Results

In phase one, the medical records of 368 pregnant Lahu women were included in the analysis. The results are shown in Table 1.

Osmotic fragility test (OFT) and dichlorophenol indophenol precipitation (DCIP) test results for thalassemia screening of pregnant Lahu women receiving antenatal care between January 2011 and June 2012

Charcteristicn%
Total368100.00
Age (years)
≤2014940.5
21–3016143.8
31–405013.6
≥4082.1
min = 13 y, max = 46 y, mean = 23.23 y, SD = 6.83 y
Gravidity
116268.5
≥27531.5
Mean corpuscular volume
Abnormal (<80 fL)5817.6
Normal (80–100 fL)27182.4
Hematocrit
Abnormal (<33%)9429.1
Normal (≥33%)23070.9
OFT
Positive8723.6
Negative27474.5
Unknown1.9
DCIP test
Positive185.0
Negative34295.0

Eighty-three of 87 husbands (95%) of the pregnant Lahu women who had positive OFT and/or DCIP results were tested for OFT and DCIP. The results as shown in Table 2.

Osmotic fragility test (OFT) and dichlorophenol indophenol precipitation (DCIP) test for thalassemia screening of the husbands of pregnant women who were found positive for either or both of OFT and DCIP tests between January 2011 and June 2012

Charcateristicn%
Total83100
Age (years)
≤2 0719
21–302056
31–40719
≥4 026
MCV
Abnormal (<80 fL)817
Normal (80-100 fL)4083
OFT
Positive810
Negative7590
DCIP test
Positive23
Negative8197

The general characteristics of the second phase participants were 55% women, 31% of all participants were aged 26–35 years, 82% were buddhist, 82% were employed in agricultural occupations, 64% had no schooling, 16% had chronic diaseses such as diabtes militus or hypertension, and 5% had a history of blood transfusion. Those who had a history of blood transfusion (6 participants) had a severe traffic injury that needed immediate emergency blood transfusion. The 2 cases of relatives and one case of sibling that had a history of blood transfusion had blood transfusions once for unknown diseases, but not because of thalassemia.

Table 3 shows laboratory results of 116 participants from the second phase study. In total, 38 participants (33%) had their Hb were tested by HPLC and PCR. Thalassemia carriers were identified by hemoglobin typing.

Thalassemia identification by HPLC and PCR techniques

Charcateristicn%
Total116100
Osmotic fragility test
 Positive3833
 Negative7867
Dichlorophenol indophenol precipitation test
Positive109
 Negative10691
 Typing total38100
A2A (Hb A2: 2.0%–3.1%) (normal type)3182
A2A (Hb A2: 4.9%) (b-thalassemia trait)13
EA (HbE trait)513
EE (HbE Homozygous)13
α-Thalassemia 1 (SEA)00
Discussion

One challenge was to identify Lahu using the ANC list. We used specific characteristics of patients’ names and the residential locations. The local ANC clinic staff were most helpful in this respect, as most of them have worked in the area for many years and knew the women, their families, and their villages intimately from their ANC contact of providing counseling, health checks, and dispensing medication on a monthly basis. Pregnant Lahu women selected were only those attending the clinics during the one and half years before the starting point of the study.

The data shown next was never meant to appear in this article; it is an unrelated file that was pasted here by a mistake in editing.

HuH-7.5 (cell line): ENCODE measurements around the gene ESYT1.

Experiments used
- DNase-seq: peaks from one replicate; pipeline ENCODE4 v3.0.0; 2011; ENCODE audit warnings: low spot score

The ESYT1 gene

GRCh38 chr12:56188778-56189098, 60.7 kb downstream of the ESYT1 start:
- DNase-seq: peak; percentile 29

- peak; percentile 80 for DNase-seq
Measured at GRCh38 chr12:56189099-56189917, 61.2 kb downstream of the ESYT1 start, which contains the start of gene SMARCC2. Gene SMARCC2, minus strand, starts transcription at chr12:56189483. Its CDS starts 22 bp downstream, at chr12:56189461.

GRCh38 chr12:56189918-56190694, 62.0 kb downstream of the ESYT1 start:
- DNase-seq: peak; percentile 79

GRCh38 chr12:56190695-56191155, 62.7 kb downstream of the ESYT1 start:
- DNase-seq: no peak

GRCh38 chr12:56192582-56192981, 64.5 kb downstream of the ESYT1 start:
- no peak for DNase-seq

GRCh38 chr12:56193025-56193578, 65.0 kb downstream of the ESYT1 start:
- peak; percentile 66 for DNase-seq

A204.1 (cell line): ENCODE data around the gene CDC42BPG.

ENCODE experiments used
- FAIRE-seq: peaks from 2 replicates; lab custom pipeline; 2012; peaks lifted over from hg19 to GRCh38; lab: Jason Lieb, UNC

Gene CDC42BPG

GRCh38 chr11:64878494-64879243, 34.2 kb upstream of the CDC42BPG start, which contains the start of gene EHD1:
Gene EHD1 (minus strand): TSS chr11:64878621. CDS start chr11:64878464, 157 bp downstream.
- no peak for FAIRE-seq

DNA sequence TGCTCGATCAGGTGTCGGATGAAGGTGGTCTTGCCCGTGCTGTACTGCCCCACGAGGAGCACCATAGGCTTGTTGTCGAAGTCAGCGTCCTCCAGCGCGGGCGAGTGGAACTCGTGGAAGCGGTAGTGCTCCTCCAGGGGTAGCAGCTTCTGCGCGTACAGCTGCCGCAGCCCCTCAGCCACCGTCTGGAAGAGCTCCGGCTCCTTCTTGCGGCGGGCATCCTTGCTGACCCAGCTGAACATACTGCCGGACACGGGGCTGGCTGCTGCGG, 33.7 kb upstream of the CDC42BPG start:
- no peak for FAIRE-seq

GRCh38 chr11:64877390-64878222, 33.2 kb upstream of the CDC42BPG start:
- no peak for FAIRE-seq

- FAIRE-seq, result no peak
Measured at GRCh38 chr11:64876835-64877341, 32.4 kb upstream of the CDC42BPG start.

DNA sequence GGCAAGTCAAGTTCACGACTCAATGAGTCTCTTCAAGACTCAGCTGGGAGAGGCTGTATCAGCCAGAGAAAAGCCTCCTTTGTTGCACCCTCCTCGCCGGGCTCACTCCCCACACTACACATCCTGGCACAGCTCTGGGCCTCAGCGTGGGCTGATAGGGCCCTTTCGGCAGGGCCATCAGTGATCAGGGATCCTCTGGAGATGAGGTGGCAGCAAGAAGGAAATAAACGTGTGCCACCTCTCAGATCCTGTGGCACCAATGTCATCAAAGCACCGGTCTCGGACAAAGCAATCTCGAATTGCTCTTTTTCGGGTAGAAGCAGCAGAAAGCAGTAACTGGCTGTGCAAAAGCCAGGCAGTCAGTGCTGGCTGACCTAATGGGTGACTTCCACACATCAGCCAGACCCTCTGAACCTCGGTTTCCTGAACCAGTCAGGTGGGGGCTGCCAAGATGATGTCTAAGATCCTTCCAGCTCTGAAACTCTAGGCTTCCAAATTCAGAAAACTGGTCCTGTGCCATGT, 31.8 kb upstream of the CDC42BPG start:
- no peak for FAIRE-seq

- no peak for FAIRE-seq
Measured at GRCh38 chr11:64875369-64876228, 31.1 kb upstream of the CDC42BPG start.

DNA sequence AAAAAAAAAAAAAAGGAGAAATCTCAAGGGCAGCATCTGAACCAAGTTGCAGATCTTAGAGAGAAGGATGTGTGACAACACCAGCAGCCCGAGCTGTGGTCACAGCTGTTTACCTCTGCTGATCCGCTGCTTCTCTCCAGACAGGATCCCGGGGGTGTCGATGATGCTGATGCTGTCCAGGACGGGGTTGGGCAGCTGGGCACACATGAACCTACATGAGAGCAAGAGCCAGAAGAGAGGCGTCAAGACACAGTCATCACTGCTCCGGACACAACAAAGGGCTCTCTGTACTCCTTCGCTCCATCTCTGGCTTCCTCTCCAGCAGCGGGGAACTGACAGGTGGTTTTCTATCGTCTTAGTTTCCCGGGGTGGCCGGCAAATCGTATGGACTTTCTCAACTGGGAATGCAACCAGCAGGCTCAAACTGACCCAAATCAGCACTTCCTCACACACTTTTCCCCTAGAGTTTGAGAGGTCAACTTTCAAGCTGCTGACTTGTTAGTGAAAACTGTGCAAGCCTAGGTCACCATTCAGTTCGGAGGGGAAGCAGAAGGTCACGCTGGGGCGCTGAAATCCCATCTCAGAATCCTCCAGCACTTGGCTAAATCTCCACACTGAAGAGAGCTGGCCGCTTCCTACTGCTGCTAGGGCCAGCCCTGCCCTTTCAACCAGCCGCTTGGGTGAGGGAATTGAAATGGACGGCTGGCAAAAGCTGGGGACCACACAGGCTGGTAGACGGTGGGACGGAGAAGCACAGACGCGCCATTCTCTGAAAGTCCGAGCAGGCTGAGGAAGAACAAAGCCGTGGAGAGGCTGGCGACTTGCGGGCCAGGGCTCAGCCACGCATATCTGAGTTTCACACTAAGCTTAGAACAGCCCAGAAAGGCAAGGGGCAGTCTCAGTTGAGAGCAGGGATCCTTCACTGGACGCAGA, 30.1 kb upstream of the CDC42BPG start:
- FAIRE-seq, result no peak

In the second phase, women were slightly overrepresented at 55%. This was because interviews took place mainly during the day when men were working away from home. The proportion of participants positive for either the DCIP test or OFT, or both, was not different between the 4 representative villages. The selected villages in the study were approximately 20 km from the hospitals over difficult roads, and there were no other health care centers nearby. People in the villages use their own language; only few could speak Thai. In the counseling and provision of information, we used local people as interpreters.

Villagers in the second study had a higher percentage of positive screening tests than that found for the women attending the ANCs. This suggests that people who are thalassemia carries had a greater prevalence among those who lived in Lahu communities, rather than those who attended the ANCs at hospitals in population centers.

In 2002, Thailand was home to approximately 102,287 Lahu people who lived in 7 provinces: Chiang Rai, Chiang Mai, Tak, Mae Hong Son, Lampang, Petchaboon, and Kamphaeng Phet [11]. This implies that in Thailand approximately 2,660 Lahu people harbor the β-thalassemia trait, and 13,500 the Hb E trait. Because the Lahu hill tribe people in Thailand face many barriers to access the health care system, including the costs of transportation from their village to the hospitals [12]. Almost 60.4% of the pregnant hill-tribe women are illiterate [15]. There are 4 Lahu subgroups. It will be of great benefit if we could identify which subgroup has the greatest proportion of thalassemia carriers by using simple methods that meet standard requirements [16], and obtaining information that can be used for future health care service management for this very vulnerable population.

Dhamcharee et al. [17] reported that not every hospital in Thailand is supported by government funds for thalassemia services, and less than 50% of hospitals had well-organized thalassemia programs with team leaders who are physicians. For patients who do not receive appropriate diagnosis and treatment as the disease progresses, complications can be anticipated [18]. This is a burdensome problem that should be anticipated by a modern society, and which, currently, needs more attention directed to such populations as the hill tribes of the remote mountainous border regions of Thailand.